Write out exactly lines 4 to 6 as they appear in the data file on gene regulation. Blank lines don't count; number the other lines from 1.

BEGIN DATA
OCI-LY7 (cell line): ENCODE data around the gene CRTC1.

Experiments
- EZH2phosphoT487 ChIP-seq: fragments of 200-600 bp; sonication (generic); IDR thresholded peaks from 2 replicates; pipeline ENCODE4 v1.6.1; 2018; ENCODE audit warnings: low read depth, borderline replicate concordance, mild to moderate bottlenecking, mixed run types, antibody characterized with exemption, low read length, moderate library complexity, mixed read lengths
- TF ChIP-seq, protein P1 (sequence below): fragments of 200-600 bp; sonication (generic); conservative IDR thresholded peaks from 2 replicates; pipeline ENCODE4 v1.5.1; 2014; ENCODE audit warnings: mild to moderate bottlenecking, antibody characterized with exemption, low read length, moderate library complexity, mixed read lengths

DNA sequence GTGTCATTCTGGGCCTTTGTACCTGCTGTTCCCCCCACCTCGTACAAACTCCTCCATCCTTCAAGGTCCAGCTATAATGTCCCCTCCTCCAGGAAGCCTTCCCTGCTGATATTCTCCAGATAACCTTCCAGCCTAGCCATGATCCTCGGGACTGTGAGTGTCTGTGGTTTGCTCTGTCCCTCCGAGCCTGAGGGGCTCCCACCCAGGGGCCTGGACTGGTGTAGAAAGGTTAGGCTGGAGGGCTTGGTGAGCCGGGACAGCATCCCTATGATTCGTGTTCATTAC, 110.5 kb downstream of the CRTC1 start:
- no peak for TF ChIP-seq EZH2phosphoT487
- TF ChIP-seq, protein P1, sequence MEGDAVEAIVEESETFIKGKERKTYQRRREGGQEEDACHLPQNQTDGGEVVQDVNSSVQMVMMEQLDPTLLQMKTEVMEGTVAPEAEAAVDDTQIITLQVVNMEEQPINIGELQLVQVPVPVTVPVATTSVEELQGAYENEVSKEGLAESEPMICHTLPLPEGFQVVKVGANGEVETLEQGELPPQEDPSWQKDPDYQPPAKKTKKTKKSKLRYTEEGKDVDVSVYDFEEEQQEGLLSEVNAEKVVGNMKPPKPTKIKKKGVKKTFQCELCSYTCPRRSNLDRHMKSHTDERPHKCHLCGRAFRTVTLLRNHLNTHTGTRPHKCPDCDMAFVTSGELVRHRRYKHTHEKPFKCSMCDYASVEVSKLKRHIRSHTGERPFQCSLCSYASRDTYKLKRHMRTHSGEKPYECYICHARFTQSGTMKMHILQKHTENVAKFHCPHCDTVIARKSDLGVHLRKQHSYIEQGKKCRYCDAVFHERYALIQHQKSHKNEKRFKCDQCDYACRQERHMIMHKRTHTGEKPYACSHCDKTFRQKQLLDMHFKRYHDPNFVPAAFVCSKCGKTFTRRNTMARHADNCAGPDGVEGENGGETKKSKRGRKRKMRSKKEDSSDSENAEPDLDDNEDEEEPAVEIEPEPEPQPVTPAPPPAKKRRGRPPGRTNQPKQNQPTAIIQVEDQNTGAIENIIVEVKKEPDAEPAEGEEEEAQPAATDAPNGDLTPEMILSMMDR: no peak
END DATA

- TF ChIP-seq, protein P1 (sequence below): fragments of 200-600 bp; sonication (generic); conservative IDR thresholded peaks from 2 replicates; pipeline ENCODE4 v1.5.1; 2014; ENCODE audit warnings: mild to moderate bottlenecking, antibody characterized with exemption, low read length, moderate library complexity, mixed read lengths

DNA sequence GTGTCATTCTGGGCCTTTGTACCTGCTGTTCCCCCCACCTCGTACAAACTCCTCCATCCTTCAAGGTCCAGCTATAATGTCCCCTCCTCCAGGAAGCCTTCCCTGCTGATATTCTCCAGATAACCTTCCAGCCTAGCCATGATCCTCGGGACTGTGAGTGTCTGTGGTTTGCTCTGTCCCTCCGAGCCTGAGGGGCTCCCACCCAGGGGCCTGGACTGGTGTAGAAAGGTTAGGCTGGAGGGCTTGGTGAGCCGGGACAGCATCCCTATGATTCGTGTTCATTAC, 110.5 kb downstream of the CRTC1 start:
- no peak for TF ChIP-seq EZH2phosphoT487